The rest of the field were a little way off their best marks, with many struggling to adjust to the fluctuating wind. 2015 world silver medallist Shara Proctor finished 4th in 6.53 the best of the three British athletes in the field. Lorraine Ugen, world and European indoor medallist finished 6th in 6.50 and European and commonwealth medallist Jazmin Sawyers finished dead last in 6.20. We are yet to see all three of the British jumpers on fire in the same competition but I am so looking forward to the day that all of them are over 6.80 at the same time.



A slightly weaker line-up was arranged for the women’s half lap, made lighter still by the disqualification of Olympic finalist Ivet Lalova-Collio. World champion Dafne Schippers won in a solid 22.31, for most people an incredible time, but for her, business as usual as she prepares to go far under 22 seconds again this year. Four-time world silver medallist (60×2, 100, 200) Murielle Ahouré has had a rough ole’ ride of things over the last two years, but a SB of 22.74 is a step in the right direction for the African 100m record holder. Great Britain’s Bianca Williams stepped up her recovery from injury and whilst 23.38 is nothing to shout about, she will be pleased with 5th place in a diamond league.


MEN’S 400M ♦

The men’s quarter milers were expected to tear up the track in Oslo but fast times did not materialise. Botswana’s Baboloki Thebe, one of the new young talents, won in 44.95, running down Matthew-Hudson Smith, who himself ran a SB of 45.16 in second place. Double world indoor champion and three-time European indoor champion Pavel Maslák was third in 45.52 and the Borlée brothers, once a force in global 400m running, were distant in 45.53 for Kevin and 46.18 for Jonathan. Bar the winning time, none of the other times in this field will be good enough to even get out of the heats in London and with so many athletes close to or capable of running under 44 seconds, I suggest it will take 44.3’s to make the final. Lots of work to be done for all in the field.



There was also a low key women’s discus in Norway with only six competitors in the field. The competition was won easily by the all-conquering Sandra Perkovic in 66.79 ahead of the Cuban pair of Yaimi Perez (66.24 SB) and Denia Caballero (63.29). Julia Harting, wife of 2012 olympic champion Robert Harting and sister-in-law of 2016 champion Christoph Harting, brought up the rear with a lowly 59.02. The European silver medallist has a long way to go if she is to join her family members on top of the world.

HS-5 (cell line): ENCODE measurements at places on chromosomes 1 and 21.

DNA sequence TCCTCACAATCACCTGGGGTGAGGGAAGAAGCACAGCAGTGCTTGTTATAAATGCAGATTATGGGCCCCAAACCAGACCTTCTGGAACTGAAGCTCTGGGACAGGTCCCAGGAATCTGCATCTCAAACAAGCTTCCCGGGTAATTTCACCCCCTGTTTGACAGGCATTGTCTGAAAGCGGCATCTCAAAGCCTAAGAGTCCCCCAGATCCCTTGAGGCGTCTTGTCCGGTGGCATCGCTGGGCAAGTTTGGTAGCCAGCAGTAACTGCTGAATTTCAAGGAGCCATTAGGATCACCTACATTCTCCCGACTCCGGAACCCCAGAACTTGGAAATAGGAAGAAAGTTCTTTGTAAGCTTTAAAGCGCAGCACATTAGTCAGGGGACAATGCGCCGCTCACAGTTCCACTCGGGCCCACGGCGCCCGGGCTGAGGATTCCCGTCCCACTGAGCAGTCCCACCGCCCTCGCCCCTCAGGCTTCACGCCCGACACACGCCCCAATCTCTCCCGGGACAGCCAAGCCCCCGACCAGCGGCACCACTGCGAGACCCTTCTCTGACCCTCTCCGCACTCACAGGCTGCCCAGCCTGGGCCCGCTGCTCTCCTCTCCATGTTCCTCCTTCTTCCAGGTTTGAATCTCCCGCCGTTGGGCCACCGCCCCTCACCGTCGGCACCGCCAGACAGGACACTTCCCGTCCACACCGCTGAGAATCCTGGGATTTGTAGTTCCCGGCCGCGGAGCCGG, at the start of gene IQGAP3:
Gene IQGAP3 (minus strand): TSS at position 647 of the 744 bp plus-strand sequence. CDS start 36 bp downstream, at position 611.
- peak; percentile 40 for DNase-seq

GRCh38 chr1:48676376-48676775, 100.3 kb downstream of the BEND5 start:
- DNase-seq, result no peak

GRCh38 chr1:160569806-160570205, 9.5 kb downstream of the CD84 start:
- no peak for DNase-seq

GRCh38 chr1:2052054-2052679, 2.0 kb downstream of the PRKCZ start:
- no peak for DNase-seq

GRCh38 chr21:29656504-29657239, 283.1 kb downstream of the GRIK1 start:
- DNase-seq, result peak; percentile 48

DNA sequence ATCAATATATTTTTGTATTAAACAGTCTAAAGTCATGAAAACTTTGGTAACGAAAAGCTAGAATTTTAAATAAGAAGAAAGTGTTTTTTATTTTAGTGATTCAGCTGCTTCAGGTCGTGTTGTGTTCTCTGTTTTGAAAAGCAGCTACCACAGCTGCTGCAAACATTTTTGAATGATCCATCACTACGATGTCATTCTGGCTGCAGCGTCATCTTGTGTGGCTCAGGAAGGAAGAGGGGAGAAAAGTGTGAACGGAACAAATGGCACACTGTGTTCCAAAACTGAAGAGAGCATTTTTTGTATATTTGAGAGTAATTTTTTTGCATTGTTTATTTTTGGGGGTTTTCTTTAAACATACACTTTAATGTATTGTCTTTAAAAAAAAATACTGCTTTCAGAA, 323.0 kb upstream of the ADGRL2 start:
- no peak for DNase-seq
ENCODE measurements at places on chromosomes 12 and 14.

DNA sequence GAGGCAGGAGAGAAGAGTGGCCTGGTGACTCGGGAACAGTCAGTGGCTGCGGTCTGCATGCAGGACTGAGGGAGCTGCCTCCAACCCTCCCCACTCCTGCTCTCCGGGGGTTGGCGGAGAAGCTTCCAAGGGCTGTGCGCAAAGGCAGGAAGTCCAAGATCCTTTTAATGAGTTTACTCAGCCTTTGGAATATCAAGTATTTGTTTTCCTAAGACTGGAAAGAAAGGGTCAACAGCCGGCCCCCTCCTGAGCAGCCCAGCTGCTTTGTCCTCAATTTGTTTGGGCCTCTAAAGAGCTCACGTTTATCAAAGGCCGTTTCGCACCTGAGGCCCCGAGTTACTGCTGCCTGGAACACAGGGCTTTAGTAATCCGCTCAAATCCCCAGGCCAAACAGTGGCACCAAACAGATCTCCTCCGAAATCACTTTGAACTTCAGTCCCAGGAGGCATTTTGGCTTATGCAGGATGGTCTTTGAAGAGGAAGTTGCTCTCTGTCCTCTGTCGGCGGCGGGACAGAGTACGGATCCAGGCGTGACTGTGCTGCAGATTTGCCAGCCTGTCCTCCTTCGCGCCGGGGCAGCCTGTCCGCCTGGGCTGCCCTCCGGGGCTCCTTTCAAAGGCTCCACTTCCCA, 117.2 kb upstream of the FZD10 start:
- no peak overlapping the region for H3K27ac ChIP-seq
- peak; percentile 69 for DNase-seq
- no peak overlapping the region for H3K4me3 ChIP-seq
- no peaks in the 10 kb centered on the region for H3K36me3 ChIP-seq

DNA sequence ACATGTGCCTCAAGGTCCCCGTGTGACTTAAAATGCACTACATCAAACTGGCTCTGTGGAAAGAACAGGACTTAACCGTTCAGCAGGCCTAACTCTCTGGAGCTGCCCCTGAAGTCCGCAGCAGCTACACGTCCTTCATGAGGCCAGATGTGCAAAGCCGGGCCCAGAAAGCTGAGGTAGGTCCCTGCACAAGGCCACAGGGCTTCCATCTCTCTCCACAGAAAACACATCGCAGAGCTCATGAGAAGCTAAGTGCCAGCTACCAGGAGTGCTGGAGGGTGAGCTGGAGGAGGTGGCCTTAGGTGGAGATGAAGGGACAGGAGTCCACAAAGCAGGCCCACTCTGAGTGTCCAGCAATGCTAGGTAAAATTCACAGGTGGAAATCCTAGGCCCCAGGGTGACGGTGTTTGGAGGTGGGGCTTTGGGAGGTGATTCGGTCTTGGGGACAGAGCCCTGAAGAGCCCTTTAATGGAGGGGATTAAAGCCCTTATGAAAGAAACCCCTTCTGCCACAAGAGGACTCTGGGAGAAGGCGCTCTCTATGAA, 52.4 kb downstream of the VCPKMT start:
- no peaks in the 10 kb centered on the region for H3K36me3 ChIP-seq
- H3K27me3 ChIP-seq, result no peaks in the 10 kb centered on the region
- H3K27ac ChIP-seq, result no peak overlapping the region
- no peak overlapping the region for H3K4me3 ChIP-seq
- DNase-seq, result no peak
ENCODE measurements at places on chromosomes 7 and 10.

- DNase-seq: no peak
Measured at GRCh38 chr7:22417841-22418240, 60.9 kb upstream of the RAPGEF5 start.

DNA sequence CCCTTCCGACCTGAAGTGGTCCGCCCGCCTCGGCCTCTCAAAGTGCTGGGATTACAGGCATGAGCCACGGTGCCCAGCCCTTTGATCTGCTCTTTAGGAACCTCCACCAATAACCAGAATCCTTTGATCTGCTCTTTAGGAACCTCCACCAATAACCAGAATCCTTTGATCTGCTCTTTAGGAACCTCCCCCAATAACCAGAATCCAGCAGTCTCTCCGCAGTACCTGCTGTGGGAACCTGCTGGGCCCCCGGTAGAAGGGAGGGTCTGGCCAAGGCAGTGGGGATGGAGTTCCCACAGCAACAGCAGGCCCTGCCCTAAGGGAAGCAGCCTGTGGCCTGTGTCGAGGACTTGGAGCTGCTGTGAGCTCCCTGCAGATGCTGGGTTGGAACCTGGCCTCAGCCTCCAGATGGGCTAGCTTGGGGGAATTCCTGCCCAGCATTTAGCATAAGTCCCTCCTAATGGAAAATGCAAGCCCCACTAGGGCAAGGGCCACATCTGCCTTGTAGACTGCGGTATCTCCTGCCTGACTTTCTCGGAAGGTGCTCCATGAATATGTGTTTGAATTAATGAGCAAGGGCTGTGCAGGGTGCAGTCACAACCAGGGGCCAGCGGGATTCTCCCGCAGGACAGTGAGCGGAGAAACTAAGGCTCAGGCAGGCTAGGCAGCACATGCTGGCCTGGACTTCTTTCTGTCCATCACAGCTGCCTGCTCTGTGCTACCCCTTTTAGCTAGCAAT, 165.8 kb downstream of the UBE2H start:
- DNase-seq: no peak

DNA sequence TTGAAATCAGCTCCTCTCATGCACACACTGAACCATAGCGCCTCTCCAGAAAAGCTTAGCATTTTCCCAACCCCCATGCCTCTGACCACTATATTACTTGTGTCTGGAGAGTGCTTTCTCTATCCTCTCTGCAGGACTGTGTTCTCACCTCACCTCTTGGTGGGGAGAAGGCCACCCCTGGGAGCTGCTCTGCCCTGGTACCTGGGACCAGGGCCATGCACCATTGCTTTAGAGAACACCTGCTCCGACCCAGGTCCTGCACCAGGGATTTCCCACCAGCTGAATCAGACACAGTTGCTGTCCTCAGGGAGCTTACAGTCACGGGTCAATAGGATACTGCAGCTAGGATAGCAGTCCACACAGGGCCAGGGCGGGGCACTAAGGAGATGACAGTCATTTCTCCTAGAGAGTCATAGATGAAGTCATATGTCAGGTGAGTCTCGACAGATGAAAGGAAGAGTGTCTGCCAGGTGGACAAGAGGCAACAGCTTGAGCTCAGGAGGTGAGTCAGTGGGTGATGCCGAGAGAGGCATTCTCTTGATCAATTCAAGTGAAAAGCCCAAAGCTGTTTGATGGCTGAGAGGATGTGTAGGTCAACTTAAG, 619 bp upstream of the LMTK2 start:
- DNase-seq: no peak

It has to be said that the usual ‘unbelievable line up in Rome followed by numerous drop outs for the following meet’ held true again this year. Oslo replaced Birmingham as the meet to suffer and it was more notable in the women’s 3000m steeplechase than most other events. No Jebet, no Kiyeng, no Chepkoech, and no Coburn. World medallist Gesa Felicitas Krause was the star attraction but she failed to finish. In theory this should have left the way clear for Sofia Assefa to earn her first big victory on the circuit. She was however, to be upstaged by Kenyan Norah Jeruto, claiming a big victory in 9:17.27 to 9:17.34. Switzerland’s Fabienne Schlumpf held on well to record a new national record of 9:21.65 in 3rd place. These times are quite remarkable, but we are in a golden period of steeplechasing and so in comparison to some of the magnificent nine-flats we have been treated to of late, a 9:17 does not quite achieve the same excitement.



Mutaz Essa Barshim is alive and kicking! Years mixing it at the top seems to finally have culminated in becoming world number 1. At present he is yards ahead of everyone else, jumping a world lead and meeting record of 2.38 to win again in Oslo.

With this win Barshim moves to 24 diamond league points, 13 more than Great Britain’s Robbie Grabarz who currently sits second on 11 points. Grabarz had a poor series, clearing 2.20 on his final attempt, and then taking all three jumps to get over 2.25 before exiting at 2.29. This represents a terrible night for the British number one, normally so consistent. Whilst I have no doubt Grabarz will be ready to medal in London, he has a lot of work to do to get in that shape.